Airlines pilots and the government today sounded the alarm over a growing and dangerous problem: hand-held lasers aimed from the ground right at the cockpits of airplanes.
The numbers are staggering. Through Oct 20, there have been 2,795 reports of lasers pointed at helicopters, small planes and commercial jets this year. That pace means 2011 could break last year’s record of 2,836 laser strikes.
“Over the last few years, the reported incidents of lazing have doubled and doubled and doubled again”, said Sean Cassidy, vice president of the Air Line Pilots Association. “They’re not toys when they’re getting shinned against an airplane; they’re very, very dangerous.”
At the very least, a bright laser suddenly lighting up a cockpit can distract a pilot.
At the worst, it can damage their eyes, temporarily blinding them. This can be especially hazardous during takeoffs and landings. There have been cases where pilots have had to go around for another landing attempt or hand off the controls to their copilots.
Luckily, no accidents have been blamed on laser incidents, but pilots worry that could happen.
“With that many incidents, it’s just a matter of time before someone is distracted in such a manner or possibly physically harmed to the point where it is going to harm the safe operation of the flight, said Cassidy.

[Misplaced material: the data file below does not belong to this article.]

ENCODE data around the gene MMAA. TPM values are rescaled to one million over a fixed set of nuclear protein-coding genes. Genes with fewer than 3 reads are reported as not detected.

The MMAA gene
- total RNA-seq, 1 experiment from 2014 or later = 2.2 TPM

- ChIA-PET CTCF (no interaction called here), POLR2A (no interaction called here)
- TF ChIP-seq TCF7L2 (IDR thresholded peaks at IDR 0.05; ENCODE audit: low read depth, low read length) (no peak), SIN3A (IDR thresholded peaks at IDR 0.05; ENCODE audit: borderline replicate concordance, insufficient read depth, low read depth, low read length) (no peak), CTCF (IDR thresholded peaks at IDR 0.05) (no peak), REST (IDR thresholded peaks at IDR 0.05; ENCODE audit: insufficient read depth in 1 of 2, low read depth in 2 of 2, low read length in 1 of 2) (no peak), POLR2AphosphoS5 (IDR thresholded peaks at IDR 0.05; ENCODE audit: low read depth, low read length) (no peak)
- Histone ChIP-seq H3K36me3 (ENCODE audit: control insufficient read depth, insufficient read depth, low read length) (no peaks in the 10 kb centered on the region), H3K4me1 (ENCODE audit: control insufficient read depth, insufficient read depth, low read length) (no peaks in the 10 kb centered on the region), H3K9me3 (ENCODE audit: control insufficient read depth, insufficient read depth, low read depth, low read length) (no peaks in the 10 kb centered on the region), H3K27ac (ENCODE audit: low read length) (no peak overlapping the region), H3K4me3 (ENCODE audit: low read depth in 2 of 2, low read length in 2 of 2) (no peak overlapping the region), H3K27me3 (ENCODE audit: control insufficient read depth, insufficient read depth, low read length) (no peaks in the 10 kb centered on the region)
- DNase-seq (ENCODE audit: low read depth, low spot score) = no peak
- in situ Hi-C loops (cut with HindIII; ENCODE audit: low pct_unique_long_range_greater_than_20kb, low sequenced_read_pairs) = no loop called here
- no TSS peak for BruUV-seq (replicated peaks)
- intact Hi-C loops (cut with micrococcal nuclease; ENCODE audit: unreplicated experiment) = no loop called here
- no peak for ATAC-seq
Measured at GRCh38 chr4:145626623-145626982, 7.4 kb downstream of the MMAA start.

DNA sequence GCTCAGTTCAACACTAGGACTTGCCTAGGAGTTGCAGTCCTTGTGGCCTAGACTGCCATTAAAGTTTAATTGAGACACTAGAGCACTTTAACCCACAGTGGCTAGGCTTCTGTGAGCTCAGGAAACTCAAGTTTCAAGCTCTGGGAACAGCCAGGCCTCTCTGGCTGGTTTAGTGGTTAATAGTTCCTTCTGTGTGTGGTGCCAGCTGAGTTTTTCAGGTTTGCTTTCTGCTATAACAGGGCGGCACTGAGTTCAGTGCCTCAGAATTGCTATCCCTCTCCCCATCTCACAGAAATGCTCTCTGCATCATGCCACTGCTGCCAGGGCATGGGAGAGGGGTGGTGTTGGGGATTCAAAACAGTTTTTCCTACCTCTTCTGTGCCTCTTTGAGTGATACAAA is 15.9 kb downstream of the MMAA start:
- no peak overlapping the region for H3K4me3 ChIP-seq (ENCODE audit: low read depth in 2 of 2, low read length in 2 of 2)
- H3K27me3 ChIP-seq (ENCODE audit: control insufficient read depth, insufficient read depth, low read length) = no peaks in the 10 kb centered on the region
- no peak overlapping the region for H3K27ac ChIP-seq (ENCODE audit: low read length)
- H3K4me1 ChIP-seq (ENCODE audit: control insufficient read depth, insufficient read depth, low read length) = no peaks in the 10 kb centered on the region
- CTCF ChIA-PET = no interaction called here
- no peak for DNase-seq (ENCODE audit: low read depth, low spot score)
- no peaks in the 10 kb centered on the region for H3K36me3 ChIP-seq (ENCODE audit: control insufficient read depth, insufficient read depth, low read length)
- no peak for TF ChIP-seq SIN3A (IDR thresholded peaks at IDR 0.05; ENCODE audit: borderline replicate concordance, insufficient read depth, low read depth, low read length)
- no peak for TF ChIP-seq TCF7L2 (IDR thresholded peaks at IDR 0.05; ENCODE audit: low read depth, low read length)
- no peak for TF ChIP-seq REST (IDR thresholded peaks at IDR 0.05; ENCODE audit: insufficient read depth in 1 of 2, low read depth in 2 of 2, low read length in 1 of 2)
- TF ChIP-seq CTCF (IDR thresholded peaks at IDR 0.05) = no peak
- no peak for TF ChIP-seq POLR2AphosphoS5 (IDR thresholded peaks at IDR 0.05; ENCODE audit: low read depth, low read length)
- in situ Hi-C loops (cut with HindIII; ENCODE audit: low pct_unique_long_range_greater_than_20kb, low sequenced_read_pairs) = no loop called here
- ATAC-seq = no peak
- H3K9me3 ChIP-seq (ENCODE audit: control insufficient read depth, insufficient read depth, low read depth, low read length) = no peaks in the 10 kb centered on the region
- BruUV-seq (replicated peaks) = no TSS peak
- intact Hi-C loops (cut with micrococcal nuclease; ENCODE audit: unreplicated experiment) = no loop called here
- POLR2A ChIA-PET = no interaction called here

Officials believe the increasing number of incidents can be traced to the easy accessibility of high-powered lasers, which have come down substantially in price and can be purchased online.
The cities with the most reported incidents this year are Phoenix, followed by Philadelphia and Chicago.
This summer the Federal Aviation Administration enacted fines of $11,000 for laser incidents, and there’s a move in Congress to make it a federal crime. Some states already can prosecute those who shine lasers at aircraft.
Today, the Federal Aviation Administration announced it is starting a new website to make it easier for pilots to report laser incidents. Those who’ve studied the problem say some of the laser incidents are intentional, while others are not.
“Unfortunately, people on the ground don’t know what they’re doing or what it looks like to the pilots,” said Patrick Murphy, executive director of the International Laser Display Association.
He recalled a case of a youngster in Oklahoma.
“There’s a 12-year-old boy in Tulsa who said, ‘I wanted to say hello to the pilot,’” Murphy said. “He thought it would just be a little tiny dot like he plays with his cat. And he didn’t realize that, instead, it’s a big ball of light that the pilot can’t see past.”
Murphy said that the beams of light spread out the further they go. They can be distracting to pilots approximately 18 miles away, and dangerous if the laser is about one mile away.
Flight instructor Raymond De Haan had a laser aimed at him just a few weeks ago, when he was with a student pilot. Luckily, De Haan said, the laser’s light did not make it into the cockpit
But, he added, “It’s definitely something that impacts you as a pilot. If this happens closer to landing or closer to takeoff and it happens to hit your eye, then you’re, I think, in potential trouble.”